Block returns to Valley Fields for chapter two

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Hailey Block (7) goes to kick the soccer ball. (Photo courtesy of Southeast Missouri State.)

For many Marquette fans, it is not uncommon to see sophomore Hailey Block on the sideline of women’s soccer games at Valley Fields. Now they’ll be looking for her in an actual uniform, not just handing out balls to the players.

Growing up, Block served as a ball girl for Marquette women’s soccer games, but now the summer transfer midfielder will be getting prepared to actually play in the matches.

“I just remember looking up to those girls like they’re my hero,” Block said. “I’d hand them the ball and I’d be freaking out about it. I wanted to do everything perfect, everything pristine, without any mistakes and it’s just kind of crazy that I get to be in that position now as a player.” 

The Grafton, Wisconsin, native said she would keep her eye on one particular position unit every game. 

“I definitely kept my eye on the midfielders,” Block said. “I was always told to kind of watch my position while I was that ball girl to kind of see how they worked as a team and how they moved on the field.”

Head coach Frank Pelaez said Block’s transition from ball girl to member of the program adds something more to the story. 

“Being able to play somewhere where you were a ball girl and maybe have your grandparents and your parents come watch you play, to me you play with a little bit more (energy),” Pelaez said. “You’re doing it with some pride, you’re doing it to make other people smile and make them happy.” 

Block spent her first year of college eligibility at Southeastern Missouri. With the Redhawks, Block was incredibly successful early on, being named the Ohio Valley Conference Freshman of the Year and an All-Ohio Valley Conference Second Team Honoree.

“It definitely kind of showed that a lot of hard work and stuff does pay off,” Block said. “I kind of put that as a goal in the beginning of the season for me to do that, so winning it was really awesome.”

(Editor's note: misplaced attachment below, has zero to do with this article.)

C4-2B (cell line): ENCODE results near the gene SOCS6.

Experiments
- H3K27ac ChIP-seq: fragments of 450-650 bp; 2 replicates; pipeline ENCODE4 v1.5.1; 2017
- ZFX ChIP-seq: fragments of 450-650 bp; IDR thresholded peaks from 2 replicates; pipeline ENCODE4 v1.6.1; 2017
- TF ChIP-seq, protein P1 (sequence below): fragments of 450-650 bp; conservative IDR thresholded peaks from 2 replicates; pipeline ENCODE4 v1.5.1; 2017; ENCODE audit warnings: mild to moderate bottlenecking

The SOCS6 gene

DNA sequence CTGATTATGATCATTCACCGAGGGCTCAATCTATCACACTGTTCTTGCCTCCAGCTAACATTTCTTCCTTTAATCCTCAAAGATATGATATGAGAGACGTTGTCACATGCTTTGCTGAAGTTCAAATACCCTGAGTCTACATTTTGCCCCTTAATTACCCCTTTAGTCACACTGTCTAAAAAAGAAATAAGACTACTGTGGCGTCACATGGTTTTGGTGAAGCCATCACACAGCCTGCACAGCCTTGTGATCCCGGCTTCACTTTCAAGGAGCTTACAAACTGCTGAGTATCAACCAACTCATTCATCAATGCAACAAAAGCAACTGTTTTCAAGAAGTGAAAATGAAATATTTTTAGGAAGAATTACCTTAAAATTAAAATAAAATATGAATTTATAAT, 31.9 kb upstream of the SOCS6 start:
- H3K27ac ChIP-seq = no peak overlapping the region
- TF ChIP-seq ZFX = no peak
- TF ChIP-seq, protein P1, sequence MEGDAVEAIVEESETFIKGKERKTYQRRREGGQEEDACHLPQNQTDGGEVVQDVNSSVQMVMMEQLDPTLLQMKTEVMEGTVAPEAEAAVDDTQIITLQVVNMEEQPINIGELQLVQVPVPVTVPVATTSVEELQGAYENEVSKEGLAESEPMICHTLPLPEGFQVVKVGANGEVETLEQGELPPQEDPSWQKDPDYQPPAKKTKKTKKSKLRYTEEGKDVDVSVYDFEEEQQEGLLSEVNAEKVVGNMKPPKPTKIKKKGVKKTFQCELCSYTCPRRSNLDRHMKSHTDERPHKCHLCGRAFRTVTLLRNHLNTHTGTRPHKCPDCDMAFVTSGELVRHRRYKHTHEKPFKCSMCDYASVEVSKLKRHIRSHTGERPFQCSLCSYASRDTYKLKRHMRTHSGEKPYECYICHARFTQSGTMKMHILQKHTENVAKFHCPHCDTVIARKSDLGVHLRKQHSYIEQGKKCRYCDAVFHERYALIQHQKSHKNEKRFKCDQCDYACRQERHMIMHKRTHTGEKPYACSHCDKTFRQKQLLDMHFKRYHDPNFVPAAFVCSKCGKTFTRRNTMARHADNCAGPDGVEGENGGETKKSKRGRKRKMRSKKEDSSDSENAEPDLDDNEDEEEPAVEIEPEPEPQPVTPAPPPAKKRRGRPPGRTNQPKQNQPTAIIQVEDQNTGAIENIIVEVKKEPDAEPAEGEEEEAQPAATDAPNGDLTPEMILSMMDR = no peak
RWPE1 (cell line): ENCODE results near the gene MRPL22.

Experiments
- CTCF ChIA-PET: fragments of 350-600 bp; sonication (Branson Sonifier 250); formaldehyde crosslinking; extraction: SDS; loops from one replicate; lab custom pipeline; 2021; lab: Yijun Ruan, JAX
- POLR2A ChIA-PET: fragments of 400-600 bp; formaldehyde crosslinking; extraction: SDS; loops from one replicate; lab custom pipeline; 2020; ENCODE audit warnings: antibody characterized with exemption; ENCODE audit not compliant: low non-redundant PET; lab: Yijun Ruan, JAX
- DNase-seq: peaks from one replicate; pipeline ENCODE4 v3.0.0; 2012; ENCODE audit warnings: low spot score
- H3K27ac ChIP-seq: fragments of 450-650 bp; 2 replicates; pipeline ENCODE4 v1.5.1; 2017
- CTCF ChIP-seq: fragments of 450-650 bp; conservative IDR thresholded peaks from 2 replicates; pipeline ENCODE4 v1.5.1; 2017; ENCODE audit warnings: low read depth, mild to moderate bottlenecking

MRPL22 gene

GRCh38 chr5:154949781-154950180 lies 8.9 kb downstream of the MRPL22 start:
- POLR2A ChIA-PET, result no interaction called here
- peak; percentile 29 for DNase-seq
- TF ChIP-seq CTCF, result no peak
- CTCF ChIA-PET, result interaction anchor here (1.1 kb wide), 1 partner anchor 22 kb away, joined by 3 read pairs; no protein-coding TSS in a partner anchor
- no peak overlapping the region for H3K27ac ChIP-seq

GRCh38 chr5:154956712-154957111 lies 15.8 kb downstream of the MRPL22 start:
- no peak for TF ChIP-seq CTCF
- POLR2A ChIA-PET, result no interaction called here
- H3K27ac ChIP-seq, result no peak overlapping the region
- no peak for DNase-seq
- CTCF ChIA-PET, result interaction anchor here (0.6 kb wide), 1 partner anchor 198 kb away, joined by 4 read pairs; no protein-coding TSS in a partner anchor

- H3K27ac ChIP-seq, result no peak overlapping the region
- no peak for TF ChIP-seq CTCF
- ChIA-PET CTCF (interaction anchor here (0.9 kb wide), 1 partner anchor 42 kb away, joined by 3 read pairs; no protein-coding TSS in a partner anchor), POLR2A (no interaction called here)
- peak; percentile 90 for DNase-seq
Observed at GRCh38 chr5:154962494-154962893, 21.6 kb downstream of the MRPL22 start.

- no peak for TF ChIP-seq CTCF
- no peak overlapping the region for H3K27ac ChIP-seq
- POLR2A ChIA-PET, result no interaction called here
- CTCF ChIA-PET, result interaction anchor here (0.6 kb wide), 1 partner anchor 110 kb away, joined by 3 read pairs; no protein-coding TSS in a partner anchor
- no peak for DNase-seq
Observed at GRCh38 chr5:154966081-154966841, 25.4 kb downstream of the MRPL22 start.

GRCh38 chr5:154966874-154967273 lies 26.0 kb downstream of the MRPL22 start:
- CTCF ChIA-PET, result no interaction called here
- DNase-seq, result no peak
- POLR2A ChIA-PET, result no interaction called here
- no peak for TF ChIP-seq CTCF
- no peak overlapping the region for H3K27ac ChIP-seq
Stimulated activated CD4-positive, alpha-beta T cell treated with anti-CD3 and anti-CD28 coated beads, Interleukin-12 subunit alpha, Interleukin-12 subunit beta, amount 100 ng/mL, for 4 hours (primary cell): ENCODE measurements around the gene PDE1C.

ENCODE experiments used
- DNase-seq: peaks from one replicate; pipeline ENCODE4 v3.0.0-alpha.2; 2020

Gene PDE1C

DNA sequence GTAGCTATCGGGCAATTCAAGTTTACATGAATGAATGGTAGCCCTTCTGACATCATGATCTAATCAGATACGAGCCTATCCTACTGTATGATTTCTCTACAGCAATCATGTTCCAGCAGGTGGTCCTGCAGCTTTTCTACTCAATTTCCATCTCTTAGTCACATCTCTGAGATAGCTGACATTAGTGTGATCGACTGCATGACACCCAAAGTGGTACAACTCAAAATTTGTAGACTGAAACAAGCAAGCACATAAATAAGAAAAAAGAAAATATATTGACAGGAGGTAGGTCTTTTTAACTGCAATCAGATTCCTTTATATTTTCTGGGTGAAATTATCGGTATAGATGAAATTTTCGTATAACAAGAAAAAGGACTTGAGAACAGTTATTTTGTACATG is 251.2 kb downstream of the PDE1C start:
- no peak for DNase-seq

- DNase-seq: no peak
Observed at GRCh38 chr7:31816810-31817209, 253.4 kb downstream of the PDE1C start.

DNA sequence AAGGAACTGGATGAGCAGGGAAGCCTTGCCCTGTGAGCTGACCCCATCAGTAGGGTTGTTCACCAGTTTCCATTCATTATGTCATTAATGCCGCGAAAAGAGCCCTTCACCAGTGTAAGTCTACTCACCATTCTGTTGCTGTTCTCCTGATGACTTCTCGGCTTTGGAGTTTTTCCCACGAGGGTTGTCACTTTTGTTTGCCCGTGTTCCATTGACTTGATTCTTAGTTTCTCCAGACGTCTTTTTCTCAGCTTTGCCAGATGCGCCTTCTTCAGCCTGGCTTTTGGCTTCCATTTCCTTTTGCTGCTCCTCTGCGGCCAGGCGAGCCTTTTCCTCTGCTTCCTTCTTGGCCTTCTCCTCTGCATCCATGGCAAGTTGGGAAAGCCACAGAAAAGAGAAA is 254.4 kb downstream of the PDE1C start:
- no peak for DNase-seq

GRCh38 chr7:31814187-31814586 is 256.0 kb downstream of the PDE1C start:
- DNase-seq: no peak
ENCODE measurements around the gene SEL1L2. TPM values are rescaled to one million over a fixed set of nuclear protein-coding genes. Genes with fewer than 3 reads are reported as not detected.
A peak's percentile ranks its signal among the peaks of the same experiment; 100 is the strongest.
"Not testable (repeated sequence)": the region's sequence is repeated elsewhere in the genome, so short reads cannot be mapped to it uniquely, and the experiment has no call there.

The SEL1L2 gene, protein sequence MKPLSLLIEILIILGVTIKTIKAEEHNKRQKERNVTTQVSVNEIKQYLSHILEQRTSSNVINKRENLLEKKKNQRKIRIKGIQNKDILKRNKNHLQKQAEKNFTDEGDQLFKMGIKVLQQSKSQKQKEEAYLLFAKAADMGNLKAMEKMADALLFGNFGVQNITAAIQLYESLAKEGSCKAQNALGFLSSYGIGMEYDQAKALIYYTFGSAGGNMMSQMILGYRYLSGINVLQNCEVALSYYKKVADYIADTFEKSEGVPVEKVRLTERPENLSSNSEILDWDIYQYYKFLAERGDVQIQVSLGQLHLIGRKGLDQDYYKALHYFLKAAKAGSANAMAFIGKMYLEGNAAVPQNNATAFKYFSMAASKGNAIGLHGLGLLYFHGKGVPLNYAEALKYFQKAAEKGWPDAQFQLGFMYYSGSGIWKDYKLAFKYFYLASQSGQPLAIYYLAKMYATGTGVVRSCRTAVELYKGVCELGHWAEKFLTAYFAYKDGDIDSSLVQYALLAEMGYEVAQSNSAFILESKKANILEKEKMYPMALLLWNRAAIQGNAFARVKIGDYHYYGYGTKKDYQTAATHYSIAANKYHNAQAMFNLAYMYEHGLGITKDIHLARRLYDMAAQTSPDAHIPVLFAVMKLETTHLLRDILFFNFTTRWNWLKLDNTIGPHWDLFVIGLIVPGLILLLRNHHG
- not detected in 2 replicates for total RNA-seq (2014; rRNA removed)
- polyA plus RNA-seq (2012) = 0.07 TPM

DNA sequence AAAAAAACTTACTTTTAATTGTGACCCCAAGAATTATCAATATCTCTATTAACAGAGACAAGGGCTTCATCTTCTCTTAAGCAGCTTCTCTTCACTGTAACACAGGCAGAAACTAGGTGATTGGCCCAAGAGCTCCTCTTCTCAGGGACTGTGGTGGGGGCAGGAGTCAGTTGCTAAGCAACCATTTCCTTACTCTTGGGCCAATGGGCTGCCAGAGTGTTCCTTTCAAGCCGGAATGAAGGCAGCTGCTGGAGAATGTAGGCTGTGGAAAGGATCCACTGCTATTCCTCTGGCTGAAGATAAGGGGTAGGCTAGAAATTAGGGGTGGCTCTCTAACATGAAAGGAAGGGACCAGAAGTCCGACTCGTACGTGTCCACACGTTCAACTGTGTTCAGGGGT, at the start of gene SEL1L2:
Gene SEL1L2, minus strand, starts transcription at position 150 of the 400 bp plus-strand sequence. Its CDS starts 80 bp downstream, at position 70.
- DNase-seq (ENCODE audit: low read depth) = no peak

Block started 12 of 17 games last year at Southeast Missouri State. She said along with keeping herself accountable, putting herself around the upperclassman and remaining hungry played a significant role in her starting time.

After one season down at Cape Girardeau, Block realized she wanted a change.  

“I wanted a program to push me academically, but also as a player on the field,” Block said. “I wanted that seriousness and (wanted to) surround myself with players that could make me better as a player and a person.” 

She found that through the program she grew up watching as a ball girl. 

“She was looking for a challenge,” Pelaez said. “I asked her, ‘Why do you want to come here?’ and she goes, ‘Because Marquette has always been great and I’ve always wanted to be a part of that.’ She wants to challenge herself with the BIG EAST. She wants to be able to go against some of the best competition in the country.” 

The Milwaukee Journal Sentinel Player of the Year said while away, something was missing — her family and Milwaukee. 

“I am very close with my family. They have been able to support me even in my journey to Missouri. They were at a ton of games,” Block said. “I love this community and a lot of people in this community and I get nothing but love back, and so again that piece of me was missing with my family, with other people in the community and I wanted that.”